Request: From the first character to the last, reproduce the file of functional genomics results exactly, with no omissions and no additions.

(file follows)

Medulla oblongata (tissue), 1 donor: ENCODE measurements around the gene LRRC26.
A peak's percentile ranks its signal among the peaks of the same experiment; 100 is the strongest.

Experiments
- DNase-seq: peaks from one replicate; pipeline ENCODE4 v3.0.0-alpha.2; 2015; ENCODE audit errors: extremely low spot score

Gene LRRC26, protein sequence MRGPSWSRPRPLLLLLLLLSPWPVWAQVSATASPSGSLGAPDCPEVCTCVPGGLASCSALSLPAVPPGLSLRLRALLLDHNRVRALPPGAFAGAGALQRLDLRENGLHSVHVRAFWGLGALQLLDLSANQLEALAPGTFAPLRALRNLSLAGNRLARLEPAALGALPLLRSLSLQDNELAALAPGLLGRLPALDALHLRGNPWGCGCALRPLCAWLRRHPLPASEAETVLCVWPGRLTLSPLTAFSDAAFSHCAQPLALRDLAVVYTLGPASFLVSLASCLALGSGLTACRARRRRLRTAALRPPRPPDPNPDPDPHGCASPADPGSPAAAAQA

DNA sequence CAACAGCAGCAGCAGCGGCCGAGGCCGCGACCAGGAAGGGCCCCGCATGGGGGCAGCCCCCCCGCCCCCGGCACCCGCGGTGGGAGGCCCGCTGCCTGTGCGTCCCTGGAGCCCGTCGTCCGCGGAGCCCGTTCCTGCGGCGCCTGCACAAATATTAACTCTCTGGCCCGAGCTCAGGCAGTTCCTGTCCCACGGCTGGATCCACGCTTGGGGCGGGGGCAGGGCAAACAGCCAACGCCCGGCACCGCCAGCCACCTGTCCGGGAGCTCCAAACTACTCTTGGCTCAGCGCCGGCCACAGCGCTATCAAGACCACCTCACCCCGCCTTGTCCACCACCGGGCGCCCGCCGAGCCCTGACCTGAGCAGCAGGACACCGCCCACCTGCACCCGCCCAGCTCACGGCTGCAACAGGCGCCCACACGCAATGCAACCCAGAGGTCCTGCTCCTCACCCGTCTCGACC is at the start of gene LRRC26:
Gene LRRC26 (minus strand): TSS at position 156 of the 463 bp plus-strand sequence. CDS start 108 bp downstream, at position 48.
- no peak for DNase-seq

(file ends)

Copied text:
Medulla oblongata (tissue), 1 donor: ENCODE measurements around the gene LRRC26.
A peak's percentile ranks its signal among the peaks of the same experiment; 100 is the strongest.

Experiments
- DNase-seq: peaks from one replicate; pipeline ENCODE4 v3.0.0-alpha.2; 2015; ENCODE audit errors: extremely low spot score

Gene LRRC26, protein sequence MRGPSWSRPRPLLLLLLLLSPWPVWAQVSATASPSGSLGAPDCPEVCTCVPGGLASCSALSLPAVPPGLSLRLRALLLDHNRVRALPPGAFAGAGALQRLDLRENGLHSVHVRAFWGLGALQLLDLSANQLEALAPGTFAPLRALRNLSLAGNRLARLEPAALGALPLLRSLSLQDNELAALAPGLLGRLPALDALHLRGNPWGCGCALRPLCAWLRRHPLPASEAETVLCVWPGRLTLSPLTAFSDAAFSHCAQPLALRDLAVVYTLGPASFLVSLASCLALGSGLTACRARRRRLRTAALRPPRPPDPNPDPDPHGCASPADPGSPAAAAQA

DNA sequence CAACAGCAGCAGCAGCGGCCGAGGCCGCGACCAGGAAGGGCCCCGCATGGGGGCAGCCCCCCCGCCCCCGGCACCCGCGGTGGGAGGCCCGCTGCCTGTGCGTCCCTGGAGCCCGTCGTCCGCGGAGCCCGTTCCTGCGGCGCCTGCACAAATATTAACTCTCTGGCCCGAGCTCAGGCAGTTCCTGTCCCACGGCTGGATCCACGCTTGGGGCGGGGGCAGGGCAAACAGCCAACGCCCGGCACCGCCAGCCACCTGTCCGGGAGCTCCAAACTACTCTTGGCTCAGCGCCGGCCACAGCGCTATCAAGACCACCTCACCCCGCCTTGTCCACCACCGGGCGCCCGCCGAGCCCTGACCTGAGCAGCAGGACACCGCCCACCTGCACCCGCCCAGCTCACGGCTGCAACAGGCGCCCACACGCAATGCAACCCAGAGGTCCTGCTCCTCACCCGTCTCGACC is at the start of gene LRRC26:
Gene LRRC26 (minus strand): TSS at position 156 of the 463 bp plus-strand sequence. CDS start 108 bp downstream, at position 48.
- no peak for DNase-seq